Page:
In 2003, MLB conducted survey testing to determine the extent of PED use in baseball. Among those who tested positive (though we wouldn't learn it for another six years) was David Ortiz, then in his first year with the Red Sox. Even now, Ortiz says he has no idea how he ended up on that list.
Speaking to WEEI before last night's game, Ortiz says he's never been able to learn the details of his failed test.
"No. Nobody. Not MLB. Not the Players Association. Nobody,” said Ortiz when asked if anyone had revealed what he had reportedly tested positive for. “They just threw it out there that I tested positive on this one list and that was it. Nothing. So I have to deal with that, and your mind is all over the place. And I’ve lived with it.
“It is something that is still in the dark because nobody ever had the balls to come to me and say, ‘This is what was happening.’ You damaged my image at the time, and it has always stayed like that. No explanation. No nothing.”
Is it possible Ortiz really doesn't know what testers found in his pee? It's an argument made many times, with varying degrees of success. After J.C. Romero tested positive for androstenedione in 2008, he claimed he had taken a tainted supplement and sued the manufacturers. The lawsuit was settled out of court.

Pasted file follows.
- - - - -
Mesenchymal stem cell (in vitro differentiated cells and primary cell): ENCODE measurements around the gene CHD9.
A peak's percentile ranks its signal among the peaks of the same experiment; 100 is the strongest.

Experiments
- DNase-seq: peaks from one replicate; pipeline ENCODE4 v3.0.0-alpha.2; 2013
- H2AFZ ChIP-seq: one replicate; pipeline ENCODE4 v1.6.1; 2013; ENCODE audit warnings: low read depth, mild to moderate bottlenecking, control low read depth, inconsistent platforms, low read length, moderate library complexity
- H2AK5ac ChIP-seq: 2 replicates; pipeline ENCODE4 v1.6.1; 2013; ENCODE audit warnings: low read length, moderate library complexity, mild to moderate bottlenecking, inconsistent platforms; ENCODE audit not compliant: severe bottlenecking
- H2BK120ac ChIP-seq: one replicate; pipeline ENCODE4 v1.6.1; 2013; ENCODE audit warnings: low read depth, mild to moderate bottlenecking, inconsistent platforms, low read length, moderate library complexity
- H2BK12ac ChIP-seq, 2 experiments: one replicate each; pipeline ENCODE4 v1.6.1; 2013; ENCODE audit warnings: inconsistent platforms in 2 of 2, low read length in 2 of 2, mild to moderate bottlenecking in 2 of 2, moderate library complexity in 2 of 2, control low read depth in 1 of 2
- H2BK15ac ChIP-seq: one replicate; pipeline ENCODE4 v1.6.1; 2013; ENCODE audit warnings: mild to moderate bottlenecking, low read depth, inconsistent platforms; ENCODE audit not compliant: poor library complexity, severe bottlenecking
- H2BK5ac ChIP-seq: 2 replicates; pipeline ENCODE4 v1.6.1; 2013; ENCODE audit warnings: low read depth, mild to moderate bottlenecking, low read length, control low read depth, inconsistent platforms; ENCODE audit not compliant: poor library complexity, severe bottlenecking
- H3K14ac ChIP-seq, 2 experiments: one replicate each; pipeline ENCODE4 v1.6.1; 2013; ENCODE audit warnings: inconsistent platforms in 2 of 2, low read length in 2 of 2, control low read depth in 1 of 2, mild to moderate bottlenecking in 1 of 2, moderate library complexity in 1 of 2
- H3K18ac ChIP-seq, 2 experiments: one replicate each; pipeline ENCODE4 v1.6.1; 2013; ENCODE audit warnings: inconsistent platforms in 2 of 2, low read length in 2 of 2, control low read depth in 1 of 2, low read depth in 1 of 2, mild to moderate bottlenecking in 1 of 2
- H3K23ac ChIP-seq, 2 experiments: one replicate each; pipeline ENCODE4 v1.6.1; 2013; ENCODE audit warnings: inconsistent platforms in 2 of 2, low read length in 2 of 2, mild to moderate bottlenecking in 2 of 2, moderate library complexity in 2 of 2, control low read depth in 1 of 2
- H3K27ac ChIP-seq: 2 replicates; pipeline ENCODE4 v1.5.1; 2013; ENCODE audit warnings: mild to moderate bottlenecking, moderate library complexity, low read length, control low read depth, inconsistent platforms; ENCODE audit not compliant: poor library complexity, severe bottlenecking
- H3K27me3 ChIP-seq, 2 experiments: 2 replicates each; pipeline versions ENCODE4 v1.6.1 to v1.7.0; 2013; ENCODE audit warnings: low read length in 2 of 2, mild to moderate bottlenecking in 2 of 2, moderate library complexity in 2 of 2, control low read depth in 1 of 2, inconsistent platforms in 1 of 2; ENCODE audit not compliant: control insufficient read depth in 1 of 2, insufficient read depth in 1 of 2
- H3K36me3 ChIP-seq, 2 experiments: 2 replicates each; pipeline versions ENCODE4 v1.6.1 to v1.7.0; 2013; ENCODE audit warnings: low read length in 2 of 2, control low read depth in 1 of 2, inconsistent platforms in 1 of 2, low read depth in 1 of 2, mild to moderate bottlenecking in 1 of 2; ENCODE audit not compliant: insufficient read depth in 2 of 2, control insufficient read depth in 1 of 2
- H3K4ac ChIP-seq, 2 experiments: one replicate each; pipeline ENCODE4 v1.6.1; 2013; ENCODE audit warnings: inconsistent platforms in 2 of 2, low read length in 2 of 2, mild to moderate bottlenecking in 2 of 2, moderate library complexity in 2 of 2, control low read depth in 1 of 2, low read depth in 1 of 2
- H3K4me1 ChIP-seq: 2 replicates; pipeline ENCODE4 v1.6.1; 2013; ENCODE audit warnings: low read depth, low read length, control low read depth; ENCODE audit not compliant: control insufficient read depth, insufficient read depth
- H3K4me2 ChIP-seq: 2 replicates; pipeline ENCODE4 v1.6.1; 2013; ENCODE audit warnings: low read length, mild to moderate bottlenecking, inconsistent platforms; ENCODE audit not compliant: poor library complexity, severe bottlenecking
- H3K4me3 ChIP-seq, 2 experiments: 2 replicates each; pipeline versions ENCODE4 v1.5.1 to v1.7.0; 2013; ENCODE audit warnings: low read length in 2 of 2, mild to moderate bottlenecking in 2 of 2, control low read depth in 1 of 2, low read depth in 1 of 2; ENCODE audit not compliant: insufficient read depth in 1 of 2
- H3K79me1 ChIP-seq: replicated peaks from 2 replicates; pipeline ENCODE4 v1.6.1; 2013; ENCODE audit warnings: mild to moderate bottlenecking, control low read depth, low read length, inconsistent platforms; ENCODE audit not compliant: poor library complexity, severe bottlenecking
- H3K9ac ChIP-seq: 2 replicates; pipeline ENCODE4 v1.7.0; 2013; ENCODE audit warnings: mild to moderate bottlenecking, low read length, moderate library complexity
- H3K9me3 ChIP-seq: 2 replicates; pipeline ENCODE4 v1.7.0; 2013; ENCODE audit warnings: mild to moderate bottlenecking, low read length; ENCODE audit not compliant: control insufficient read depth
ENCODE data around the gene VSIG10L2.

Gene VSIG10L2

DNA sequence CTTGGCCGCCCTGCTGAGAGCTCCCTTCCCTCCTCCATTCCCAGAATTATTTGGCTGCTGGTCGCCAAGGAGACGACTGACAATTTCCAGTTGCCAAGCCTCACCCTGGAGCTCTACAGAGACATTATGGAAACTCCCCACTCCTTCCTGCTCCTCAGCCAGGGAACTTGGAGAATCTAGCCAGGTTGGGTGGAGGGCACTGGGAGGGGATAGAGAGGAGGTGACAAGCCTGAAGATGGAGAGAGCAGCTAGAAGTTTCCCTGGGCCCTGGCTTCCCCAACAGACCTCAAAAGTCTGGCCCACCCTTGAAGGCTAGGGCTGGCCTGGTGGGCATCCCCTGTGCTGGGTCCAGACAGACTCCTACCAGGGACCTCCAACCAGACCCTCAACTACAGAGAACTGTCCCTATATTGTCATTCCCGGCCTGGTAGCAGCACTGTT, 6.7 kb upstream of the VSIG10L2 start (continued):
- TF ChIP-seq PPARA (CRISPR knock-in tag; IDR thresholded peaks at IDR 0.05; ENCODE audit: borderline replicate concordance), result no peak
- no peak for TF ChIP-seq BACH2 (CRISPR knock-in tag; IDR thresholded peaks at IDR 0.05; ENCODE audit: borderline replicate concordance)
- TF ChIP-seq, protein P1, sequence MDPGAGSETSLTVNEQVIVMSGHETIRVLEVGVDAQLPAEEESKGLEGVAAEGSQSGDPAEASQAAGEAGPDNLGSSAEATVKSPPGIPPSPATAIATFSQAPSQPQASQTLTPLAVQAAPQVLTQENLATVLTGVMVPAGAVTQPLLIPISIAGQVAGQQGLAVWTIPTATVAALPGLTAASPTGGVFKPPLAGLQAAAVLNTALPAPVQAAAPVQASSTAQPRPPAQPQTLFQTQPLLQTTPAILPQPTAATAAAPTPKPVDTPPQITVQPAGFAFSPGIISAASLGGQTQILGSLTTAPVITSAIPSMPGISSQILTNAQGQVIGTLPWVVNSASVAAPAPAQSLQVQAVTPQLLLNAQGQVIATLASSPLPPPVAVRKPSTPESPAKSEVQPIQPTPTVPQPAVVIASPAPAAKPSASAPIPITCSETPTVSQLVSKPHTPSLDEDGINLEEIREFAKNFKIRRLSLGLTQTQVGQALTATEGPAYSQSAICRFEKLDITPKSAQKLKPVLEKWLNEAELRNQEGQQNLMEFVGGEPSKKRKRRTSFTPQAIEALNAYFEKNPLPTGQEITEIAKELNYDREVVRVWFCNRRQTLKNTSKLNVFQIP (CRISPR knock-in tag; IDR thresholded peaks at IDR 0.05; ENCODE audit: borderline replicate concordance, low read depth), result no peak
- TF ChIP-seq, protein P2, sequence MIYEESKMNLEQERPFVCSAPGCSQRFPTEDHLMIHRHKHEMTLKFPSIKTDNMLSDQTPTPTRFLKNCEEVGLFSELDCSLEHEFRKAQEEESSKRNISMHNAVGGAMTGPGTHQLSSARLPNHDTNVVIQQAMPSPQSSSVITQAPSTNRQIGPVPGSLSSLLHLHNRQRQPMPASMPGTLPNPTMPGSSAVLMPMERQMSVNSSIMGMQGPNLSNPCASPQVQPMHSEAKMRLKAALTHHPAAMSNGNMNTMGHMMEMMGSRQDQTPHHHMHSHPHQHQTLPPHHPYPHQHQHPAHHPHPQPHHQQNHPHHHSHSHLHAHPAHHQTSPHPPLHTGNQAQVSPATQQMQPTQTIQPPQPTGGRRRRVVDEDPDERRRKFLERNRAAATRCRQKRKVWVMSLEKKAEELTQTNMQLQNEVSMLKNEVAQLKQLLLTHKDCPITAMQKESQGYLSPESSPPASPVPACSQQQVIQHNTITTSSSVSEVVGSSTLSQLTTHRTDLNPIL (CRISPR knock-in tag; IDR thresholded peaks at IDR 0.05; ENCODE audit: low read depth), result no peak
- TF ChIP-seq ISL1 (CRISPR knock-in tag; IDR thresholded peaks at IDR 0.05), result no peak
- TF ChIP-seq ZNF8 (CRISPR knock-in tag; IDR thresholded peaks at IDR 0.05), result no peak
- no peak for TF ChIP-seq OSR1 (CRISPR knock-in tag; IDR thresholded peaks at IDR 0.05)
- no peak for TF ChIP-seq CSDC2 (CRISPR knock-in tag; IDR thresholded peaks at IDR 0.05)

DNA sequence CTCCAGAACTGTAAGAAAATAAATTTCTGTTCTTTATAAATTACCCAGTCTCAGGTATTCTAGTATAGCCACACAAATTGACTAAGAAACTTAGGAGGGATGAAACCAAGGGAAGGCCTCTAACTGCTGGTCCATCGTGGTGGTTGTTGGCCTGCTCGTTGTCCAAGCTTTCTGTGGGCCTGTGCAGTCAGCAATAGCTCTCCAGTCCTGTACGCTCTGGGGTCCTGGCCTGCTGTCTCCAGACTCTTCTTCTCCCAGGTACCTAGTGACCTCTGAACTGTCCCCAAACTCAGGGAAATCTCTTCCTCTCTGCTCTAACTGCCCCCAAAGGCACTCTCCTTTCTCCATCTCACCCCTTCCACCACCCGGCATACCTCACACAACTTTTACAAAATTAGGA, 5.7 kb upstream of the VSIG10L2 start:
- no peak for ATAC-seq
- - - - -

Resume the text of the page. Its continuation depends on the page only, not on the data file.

(It's odd that Ortiz is addressing this at all. Fans have very selective memories about who they associate with PEDs, and as Pete Rose[!] said yesterday, it's best from a PR standpoint to just move on from it. On Monday, as boos cascaded down for Alex Rodriguez in Chicago, no one seemed to notice or care that the pitching matchup featured one starter who had admitted to HGH use against another that had failed a drug test and served a suspension.)
If Ortiz really thinks he got screwed in 2003, he's entitled to try to clear his name. Not testing positive in the decade since goes a long way, even though just this week we learned of a dozen PED users who didn't fail any tests.
Maybe he's upset over the wrong thing. The specific substance doesn't particularly matter—whatever it was, it wasn't illegal at the time and there were no penalties in place. But the 2003 testing was supposed to be confidential, and of the reported 104 players that failed, only seven names have come out. Ortiz ought to reserve his anger for whoever leaked his and Manny Ramirez's names to the Times.